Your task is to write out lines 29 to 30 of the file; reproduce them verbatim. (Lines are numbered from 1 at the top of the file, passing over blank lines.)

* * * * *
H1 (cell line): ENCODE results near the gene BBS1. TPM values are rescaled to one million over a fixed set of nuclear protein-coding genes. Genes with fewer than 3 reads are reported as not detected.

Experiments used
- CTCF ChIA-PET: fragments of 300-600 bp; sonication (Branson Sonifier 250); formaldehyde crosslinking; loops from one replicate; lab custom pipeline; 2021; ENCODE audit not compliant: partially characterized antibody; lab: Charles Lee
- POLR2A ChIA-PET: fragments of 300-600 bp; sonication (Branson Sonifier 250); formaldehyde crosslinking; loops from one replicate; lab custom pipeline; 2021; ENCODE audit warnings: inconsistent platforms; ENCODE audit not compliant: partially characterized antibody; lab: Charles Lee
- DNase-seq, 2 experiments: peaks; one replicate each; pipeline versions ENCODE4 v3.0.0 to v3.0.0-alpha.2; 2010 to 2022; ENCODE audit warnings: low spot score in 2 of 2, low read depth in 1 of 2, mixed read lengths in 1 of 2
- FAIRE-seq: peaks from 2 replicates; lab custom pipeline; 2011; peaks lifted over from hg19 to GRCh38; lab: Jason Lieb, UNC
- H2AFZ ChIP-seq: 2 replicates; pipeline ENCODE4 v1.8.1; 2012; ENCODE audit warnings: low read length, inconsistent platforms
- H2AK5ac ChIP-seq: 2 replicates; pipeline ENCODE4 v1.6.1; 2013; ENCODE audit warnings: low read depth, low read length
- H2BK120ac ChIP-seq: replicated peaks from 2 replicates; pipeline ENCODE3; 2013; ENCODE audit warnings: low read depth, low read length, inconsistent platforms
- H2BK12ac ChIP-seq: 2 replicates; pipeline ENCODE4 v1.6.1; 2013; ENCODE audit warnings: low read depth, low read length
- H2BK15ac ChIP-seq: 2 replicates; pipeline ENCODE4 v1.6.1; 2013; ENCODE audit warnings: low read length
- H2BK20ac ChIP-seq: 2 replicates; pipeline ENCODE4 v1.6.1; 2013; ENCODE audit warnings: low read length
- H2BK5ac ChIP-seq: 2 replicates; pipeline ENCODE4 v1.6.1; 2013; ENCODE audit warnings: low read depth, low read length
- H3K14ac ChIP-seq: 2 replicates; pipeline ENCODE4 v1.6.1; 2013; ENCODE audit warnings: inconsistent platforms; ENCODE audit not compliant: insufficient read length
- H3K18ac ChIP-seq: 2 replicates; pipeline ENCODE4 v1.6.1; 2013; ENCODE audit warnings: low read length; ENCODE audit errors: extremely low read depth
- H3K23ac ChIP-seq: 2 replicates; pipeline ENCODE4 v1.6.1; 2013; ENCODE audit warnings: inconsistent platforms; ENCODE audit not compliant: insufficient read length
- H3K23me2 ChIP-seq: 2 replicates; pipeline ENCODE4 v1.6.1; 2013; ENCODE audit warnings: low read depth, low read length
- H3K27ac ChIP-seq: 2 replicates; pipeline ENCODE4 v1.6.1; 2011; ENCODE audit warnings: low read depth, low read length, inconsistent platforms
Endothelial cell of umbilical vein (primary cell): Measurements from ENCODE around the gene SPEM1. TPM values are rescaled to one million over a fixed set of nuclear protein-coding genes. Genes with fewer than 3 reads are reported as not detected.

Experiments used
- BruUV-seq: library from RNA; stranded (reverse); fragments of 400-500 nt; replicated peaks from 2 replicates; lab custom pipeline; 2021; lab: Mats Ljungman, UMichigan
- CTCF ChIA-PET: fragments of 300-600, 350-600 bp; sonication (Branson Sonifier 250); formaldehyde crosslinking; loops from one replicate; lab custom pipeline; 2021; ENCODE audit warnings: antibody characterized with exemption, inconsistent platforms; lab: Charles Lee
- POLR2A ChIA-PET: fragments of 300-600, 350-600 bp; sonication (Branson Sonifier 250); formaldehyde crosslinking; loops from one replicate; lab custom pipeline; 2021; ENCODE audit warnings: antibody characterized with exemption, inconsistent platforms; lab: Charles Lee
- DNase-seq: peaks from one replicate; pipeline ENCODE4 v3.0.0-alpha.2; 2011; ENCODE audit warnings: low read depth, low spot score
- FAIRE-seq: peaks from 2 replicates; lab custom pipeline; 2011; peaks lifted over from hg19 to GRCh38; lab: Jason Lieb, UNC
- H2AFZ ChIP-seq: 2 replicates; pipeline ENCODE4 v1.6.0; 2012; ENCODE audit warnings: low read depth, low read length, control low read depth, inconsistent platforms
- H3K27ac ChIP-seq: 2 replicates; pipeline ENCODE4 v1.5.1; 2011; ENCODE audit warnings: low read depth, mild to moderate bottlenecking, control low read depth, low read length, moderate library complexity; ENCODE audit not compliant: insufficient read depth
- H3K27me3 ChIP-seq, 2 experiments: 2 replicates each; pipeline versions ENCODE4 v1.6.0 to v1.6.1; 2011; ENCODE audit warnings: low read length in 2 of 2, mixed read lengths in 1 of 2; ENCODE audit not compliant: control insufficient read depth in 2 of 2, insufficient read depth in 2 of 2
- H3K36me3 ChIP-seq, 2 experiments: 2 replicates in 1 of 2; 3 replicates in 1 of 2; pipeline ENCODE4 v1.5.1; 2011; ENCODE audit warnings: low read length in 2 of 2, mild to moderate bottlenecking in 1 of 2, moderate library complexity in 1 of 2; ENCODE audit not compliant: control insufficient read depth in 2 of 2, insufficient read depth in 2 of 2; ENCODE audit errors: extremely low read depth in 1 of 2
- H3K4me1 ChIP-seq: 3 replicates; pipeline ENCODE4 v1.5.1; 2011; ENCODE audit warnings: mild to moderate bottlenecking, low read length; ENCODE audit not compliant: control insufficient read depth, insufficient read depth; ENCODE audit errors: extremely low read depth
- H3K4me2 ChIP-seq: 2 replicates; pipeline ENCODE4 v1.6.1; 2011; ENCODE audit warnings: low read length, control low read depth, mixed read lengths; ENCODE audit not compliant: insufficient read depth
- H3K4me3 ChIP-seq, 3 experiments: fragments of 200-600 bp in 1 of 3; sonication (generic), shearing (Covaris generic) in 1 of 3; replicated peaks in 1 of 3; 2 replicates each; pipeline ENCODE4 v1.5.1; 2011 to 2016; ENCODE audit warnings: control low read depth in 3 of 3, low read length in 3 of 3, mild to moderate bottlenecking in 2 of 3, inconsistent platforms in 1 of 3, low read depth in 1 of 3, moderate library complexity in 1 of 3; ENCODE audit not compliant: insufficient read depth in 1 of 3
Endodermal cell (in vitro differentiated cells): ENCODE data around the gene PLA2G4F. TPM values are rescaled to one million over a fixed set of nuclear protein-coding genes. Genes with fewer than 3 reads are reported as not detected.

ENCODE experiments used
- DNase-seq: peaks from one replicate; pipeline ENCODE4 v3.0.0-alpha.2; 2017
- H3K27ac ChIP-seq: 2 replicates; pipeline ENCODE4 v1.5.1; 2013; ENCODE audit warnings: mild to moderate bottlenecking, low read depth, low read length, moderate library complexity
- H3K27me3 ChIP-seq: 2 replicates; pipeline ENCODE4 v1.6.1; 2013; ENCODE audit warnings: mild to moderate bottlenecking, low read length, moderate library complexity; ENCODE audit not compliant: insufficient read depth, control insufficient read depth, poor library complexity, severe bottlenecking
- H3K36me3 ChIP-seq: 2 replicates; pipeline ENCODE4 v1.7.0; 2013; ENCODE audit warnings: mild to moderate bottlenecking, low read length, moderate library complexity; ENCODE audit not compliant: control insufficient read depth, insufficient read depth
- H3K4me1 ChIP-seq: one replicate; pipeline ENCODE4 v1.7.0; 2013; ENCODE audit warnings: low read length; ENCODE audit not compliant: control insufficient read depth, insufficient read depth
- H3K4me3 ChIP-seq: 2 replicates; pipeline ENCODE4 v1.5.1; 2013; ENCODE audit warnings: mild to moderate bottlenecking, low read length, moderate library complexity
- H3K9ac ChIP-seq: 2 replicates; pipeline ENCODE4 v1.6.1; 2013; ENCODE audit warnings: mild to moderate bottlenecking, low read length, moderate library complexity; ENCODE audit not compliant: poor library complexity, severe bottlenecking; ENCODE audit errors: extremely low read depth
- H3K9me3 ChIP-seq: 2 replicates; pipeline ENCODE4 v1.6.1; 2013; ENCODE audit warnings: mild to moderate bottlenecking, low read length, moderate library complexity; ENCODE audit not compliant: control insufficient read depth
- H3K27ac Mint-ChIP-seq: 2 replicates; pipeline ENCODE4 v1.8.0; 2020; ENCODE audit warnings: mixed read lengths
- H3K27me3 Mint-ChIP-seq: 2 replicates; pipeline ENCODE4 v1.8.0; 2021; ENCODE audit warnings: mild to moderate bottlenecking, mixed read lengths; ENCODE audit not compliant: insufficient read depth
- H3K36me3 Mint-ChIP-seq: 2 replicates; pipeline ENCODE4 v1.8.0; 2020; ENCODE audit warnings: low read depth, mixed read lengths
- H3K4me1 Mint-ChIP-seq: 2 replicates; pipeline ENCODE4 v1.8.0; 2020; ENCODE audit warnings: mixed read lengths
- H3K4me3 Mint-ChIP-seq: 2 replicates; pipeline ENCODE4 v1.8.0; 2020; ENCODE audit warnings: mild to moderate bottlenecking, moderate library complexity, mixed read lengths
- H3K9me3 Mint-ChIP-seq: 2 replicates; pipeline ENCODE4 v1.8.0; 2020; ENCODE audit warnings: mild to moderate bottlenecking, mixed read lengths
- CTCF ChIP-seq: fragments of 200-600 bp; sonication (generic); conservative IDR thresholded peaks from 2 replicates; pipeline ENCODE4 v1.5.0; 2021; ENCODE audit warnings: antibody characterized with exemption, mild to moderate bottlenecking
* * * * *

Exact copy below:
- H3K36me3 ChIP-seq, 2 experiments: 2 replicates in 1 of 2; 3 replicates in 1 of 2; pipeline ENCODE4 v1.5.1; 2011; ENCODE audit warnings: low read length in 2 of 2, mild to moderate bottlenecking in 1 of 2, moderate library complexity in 1 of 2; ENCODE audit not compliant: control insufficient read depth in 2 of 2, insufficient read depth in 2 of 2; ENCODE audit errors: extremely low read depth in 1 of 2
- H3K4me1 ChIP-seq: 3 replicates; pipeline ENCODE4 v1.5.1; 2011; ENCODE audit warnings: mild to moderate bottlenecking, low read length; ENCODE audit not compliant: control insufficient read depth, insufficient read depth; ENCODE audit errors: extremely low read depth